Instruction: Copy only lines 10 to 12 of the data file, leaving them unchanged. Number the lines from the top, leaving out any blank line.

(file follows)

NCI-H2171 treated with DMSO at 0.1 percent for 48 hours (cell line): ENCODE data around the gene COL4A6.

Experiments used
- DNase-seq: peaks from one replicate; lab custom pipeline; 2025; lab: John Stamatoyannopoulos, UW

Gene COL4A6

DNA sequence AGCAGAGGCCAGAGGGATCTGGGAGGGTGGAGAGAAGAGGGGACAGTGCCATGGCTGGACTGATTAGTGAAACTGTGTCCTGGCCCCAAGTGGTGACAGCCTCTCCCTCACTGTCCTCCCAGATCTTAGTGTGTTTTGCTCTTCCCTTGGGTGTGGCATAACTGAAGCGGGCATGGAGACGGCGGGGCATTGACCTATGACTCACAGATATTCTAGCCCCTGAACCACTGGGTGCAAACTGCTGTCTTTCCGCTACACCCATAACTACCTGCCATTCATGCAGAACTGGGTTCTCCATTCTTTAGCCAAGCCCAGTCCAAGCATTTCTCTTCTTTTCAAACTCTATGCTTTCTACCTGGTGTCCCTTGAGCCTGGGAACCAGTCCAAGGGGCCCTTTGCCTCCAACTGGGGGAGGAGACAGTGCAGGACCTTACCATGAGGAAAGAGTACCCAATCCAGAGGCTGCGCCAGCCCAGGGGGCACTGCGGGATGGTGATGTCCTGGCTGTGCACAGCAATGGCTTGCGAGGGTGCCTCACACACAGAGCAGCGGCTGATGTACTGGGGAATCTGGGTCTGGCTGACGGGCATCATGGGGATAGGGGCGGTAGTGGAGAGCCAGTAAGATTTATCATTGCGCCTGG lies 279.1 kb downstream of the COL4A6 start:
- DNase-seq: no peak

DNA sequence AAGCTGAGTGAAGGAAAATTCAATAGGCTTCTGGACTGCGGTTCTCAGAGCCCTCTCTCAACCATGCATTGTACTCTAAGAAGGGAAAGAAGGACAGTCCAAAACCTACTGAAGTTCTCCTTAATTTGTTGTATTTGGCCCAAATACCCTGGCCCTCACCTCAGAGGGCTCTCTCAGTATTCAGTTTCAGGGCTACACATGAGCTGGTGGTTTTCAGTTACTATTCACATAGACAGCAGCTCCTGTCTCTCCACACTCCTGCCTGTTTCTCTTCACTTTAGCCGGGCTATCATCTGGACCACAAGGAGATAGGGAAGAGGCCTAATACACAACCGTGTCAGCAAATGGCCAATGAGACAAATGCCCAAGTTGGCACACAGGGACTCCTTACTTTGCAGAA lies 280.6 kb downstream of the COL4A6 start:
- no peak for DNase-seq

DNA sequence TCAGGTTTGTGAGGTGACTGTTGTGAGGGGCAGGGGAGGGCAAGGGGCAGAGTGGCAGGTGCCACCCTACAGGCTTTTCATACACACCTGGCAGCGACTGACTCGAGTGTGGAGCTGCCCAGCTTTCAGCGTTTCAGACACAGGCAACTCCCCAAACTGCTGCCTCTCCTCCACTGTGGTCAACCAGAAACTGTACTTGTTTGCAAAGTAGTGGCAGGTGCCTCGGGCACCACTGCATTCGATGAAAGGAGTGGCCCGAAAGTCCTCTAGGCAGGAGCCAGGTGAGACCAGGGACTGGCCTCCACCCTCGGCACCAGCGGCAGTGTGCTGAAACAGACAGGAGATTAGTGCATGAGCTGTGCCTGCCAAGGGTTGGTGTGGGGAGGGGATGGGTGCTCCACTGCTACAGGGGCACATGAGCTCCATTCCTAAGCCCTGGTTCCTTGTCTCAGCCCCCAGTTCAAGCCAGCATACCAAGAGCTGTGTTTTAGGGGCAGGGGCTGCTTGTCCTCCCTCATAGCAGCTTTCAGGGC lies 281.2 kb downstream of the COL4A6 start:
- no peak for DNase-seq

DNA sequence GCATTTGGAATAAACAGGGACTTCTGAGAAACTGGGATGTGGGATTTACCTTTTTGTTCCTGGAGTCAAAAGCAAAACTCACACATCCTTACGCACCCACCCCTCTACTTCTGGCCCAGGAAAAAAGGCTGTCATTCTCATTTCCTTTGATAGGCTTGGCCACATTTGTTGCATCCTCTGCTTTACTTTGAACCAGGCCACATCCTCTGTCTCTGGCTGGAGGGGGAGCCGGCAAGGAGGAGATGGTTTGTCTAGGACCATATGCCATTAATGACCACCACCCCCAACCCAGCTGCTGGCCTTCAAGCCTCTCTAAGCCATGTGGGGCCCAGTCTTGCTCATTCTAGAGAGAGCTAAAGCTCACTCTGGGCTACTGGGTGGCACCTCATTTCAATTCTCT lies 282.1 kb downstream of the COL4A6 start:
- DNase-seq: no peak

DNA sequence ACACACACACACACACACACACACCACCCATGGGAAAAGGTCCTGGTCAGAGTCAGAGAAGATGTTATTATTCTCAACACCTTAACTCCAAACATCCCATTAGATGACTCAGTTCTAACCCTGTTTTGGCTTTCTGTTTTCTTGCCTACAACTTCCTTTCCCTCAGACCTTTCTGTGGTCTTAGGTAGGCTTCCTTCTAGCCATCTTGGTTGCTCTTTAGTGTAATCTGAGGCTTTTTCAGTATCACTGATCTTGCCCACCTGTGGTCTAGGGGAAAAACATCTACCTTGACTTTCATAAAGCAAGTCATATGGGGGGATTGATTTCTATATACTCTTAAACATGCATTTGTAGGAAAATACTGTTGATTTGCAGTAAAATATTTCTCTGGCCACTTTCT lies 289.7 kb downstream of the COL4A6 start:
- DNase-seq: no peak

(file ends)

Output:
- no peak for DNase-seq

DNA sequence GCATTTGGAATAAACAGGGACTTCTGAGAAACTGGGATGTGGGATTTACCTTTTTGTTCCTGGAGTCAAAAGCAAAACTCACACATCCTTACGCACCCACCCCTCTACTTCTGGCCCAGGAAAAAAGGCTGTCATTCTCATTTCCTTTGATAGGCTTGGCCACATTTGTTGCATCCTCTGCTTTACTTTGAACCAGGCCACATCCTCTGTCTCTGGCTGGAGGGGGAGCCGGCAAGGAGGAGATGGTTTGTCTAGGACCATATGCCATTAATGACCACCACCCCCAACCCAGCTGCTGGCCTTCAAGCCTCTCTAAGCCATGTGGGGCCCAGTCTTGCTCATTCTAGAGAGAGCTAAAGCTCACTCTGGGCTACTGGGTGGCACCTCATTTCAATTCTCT lies 282.1 kb downstream of the COL4A6 start:
- DNase-seq: no peak